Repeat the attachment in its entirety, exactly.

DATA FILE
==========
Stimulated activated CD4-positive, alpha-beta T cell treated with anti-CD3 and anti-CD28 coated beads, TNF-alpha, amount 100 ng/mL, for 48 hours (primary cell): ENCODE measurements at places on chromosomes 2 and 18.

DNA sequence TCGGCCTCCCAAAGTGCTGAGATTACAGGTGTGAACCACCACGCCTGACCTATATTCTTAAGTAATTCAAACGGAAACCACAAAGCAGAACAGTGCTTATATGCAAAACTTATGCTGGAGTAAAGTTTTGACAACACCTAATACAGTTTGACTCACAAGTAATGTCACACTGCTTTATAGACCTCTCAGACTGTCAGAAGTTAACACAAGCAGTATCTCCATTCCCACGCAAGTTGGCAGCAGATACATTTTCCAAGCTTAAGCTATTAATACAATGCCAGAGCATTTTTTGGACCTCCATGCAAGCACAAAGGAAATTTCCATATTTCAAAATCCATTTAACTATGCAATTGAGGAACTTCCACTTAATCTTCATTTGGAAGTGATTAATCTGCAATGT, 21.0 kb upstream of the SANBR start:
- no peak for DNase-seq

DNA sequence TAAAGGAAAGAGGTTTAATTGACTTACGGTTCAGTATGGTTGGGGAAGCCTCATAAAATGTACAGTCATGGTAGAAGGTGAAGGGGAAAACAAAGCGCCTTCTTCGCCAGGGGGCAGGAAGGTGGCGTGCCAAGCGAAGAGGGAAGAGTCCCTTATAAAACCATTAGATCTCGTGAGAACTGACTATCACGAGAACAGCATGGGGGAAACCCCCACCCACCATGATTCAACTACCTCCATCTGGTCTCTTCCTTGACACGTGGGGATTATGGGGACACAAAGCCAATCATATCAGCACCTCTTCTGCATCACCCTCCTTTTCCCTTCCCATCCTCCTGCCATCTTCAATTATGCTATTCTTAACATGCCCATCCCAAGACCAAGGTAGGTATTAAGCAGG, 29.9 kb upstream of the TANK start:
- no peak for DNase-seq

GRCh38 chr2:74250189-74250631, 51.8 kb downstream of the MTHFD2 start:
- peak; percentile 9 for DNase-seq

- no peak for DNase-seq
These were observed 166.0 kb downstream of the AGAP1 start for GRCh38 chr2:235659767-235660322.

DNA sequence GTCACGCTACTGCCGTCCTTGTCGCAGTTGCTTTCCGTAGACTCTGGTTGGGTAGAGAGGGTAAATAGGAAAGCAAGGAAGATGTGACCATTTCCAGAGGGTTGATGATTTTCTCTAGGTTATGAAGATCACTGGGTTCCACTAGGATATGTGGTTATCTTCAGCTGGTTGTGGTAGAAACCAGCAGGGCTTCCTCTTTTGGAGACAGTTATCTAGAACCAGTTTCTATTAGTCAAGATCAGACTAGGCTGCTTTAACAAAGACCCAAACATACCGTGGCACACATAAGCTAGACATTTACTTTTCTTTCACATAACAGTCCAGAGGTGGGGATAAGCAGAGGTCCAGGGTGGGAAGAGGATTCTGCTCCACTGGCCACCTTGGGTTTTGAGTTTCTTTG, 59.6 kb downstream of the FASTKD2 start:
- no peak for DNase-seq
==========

Stimulated activated CD4-positive, alpha-beta T cell treated with anti-CD3 and anti-CD28 coated beads, TNF-alpha, amount 100 ng/mL, for 48 hours (primary cell): ENCODE measurements at places on chromosomes 2 and 18.

DNA sequence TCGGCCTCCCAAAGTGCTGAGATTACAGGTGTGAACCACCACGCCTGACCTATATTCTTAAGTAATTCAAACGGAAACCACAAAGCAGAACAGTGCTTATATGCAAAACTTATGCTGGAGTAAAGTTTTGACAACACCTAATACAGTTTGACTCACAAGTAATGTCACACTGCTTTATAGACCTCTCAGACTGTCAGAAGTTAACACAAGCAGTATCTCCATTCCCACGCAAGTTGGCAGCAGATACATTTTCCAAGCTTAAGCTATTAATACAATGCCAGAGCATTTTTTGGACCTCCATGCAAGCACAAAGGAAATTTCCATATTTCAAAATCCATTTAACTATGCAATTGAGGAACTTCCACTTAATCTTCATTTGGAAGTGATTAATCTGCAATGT, 21.0 kb upstream of the SANBR start:
- no peak for DNase-seq

DNA sequence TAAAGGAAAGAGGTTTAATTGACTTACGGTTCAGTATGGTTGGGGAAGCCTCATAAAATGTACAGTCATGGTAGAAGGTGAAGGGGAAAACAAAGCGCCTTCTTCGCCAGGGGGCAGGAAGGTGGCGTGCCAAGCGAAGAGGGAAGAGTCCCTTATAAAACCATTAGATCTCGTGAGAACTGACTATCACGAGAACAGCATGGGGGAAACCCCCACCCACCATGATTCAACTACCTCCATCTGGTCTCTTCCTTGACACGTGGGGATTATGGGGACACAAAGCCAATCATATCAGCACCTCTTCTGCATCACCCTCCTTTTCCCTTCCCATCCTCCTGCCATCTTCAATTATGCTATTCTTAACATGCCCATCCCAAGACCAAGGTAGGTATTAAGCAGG, 29.9 kb upstream of the TANK start:
- no peak for DNase-seq

GRCh38 chr2:74250189-74250631, 51.8 kb downstream of the MTHFD2 start:
- peak; percentile 9 for DNase-seq

- no peak for DNase-seq
These were observed 166.0 kb downstream of the AGAP1 start for GRCh38 chr2:235659767-235660322.

DNA sequence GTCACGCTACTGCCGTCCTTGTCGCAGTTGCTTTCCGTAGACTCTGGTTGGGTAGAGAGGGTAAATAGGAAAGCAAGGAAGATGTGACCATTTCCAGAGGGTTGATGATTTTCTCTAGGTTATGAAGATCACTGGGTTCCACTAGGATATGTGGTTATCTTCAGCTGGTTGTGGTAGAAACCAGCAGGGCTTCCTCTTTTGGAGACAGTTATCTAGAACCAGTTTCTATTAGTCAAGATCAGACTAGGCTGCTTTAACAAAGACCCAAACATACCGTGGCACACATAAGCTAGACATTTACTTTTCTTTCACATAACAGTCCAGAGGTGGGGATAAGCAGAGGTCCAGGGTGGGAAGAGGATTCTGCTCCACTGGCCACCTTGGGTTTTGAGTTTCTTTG, 59.6 kb downstream of the FASTKD2 start:
- no peak for DNase-seq